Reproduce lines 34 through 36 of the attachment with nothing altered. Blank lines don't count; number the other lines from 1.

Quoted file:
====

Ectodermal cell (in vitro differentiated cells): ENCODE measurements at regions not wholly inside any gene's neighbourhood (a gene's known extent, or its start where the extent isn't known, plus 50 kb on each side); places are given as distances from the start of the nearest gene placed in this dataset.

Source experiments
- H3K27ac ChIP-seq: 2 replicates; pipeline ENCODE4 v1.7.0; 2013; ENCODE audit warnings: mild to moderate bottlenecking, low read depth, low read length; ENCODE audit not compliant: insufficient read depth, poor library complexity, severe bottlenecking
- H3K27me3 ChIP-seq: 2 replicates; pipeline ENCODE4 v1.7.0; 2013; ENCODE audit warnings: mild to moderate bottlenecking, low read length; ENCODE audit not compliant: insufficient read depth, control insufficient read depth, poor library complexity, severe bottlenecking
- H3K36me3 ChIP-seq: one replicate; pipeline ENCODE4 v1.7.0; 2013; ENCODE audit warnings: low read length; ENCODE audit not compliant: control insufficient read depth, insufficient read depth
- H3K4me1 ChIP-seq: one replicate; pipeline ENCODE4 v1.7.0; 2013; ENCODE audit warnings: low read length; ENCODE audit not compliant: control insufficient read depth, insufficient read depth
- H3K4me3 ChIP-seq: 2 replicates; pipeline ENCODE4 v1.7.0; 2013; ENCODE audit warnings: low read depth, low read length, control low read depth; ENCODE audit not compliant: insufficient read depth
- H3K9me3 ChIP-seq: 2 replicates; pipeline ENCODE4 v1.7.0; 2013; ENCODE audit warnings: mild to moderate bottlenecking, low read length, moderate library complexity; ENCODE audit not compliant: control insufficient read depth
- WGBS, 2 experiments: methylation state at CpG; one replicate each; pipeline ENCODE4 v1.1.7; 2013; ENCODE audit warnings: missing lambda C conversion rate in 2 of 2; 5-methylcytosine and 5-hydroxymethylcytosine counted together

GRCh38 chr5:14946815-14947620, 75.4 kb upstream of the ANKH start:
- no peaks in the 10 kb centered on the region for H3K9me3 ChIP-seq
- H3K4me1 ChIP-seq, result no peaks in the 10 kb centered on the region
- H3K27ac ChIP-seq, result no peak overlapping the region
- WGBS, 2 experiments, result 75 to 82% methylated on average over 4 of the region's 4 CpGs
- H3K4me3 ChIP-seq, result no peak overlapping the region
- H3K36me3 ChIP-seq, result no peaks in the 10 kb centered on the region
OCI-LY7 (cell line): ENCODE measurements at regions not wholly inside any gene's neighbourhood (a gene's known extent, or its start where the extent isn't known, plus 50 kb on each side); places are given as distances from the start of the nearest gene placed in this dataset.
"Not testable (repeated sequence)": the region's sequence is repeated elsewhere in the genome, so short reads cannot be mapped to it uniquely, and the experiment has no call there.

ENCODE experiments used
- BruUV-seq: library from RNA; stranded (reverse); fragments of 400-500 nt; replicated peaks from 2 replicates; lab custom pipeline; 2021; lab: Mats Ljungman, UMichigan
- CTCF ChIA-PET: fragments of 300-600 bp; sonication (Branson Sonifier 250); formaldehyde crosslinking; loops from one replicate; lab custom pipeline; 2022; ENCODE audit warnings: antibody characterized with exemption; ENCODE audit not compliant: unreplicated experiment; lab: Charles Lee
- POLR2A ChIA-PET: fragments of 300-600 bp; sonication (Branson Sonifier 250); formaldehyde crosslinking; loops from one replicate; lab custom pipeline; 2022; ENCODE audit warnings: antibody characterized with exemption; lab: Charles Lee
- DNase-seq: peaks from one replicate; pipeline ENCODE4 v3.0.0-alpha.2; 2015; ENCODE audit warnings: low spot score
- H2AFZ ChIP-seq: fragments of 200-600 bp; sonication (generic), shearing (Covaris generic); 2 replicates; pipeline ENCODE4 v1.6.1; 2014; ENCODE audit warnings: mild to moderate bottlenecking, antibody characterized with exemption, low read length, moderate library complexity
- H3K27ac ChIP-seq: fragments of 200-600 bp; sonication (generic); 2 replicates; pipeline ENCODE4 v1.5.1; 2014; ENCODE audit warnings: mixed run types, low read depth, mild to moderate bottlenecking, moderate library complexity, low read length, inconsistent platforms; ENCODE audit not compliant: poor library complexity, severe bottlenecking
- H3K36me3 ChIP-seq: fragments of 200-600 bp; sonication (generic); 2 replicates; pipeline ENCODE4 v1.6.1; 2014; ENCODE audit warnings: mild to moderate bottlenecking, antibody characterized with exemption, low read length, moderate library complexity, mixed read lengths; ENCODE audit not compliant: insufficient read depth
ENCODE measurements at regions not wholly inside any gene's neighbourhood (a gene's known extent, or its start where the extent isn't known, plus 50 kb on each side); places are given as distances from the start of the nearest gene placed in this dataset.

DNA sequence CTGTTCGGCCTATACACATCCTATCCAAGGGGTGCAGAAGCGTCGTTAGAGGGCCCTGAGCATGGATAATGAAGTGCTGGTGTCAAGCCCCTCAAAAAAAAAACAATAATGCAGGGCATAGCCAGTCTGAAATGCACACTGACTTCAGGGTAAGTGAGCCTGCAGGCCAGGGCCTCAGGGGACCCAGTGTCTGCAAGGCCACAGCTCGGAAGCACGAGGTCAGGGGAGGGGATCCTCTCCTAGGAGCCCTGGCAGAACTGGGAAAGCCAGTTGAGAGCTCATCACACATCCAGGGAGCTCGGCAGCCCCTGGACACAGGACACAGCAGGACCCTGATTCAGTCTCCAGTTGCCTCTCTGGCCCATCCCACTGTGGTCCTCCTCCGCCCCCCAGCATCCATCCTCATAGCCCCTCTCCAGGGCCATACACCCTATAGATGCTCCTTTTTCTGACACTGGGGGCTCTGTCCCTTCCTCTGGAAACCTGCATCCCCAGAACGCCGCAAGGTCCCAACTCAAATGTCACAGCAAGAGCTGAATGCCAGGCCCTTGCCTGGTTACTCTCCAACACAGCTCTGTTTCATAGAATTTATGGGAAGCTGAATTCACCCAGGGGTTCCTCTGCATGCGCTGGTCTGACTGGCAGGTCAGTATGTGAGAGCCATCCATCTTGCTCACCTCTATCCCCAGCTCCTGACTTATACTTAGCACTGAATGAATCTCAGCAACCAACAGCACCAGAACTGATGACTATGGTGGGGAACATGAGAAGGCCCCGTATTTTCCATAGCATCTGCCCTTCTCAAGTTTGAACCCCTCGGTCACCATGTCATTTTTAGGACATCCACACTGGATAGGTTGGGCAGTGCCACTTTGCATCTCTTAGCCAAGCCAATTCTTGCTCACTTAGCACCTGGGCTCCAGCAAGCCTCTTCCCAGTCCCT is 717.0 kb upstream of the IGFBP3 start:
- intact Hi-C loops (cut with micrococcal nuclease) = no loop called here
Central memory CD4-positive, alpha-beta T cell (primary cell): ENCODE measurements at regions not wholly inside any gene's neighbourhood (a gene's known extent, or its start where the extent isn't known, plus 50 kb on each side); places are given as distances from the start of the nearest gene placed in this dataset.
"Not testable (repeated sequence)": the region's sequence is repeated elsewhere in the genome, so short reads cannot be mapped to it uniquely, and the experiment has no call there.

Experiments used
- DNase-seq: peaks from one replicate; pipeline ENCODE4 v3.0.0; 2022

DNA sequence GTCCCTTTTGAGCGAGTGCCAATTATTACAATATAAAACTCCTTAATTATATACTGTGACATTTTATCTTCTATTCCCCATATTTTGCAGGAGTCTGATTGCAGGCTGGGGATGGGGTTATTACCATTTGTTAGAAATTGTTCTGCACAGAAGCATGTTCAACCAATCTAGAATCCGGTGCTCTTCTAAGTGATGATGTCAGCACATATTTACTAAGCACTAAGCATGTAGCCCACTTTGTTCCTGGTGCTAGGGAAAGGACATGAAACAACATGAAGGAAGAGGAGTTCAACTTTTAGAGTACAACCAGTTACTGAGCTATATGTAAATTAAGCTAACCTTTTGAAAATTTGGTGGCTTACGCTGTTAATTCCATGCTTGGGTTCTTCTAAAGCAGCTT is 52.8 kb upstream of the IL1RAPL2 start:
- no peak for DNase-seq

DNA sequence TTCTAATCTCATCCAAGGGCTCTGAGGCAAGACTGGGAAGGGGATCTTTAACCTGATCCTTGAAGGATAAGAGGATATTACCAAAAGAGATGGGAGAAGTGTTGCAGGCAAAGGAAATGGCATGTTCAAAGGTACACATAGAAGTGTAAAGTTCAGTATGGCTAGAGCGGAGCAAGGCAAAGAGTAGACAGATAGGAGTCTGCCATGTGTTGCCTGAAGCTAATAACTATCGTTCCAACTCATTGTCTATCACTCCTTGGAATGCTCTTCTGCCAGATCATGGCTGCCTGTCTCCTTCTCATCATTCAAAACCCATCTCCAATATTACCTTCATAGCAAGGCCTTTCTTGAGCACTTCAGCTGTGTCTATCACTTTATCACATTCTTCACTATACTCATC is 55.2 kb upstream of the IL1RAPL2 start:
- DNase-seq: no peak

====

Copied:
DNA sequence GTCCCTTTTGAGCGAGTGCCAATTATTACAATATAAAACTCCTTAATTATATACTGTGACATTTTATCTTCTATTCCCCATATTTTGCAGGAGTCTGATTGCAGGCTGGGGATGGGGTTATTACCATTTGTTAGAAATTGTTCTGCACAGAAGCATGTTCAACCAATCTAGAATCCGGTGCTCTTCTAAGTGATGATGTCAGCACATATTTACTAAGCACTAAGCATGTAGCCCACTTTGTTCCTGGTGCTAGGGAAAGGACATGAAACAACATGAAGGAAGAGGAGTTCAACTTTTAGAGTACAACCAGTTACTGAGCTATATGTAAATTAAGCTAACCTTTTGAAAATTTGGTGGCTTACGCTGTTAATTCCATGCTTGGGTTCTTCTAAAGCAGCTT is 52.8 kb upstream of the IL1RAPL2 start:
- no peak for DNase-seq

DNA sequence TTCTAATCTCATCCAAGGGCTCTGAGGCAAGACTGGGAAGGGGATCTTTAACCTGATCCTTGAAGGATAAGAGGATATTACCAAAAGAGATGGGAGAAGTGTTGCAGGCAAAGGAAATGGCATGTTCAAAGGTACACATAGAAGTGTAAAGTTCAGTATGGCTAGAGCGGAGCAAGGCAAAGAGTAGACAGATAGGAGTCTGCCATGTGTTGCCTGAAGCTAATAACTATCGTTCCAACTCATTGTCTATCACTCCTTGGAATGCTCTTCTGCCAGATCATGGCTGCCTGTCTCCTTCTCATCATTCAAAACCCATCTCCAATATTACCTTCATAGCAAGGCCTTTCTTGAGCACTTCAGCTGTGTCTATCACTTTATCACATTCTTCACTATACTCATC is 55.2 kb upstream of the IL1RAPL2 start: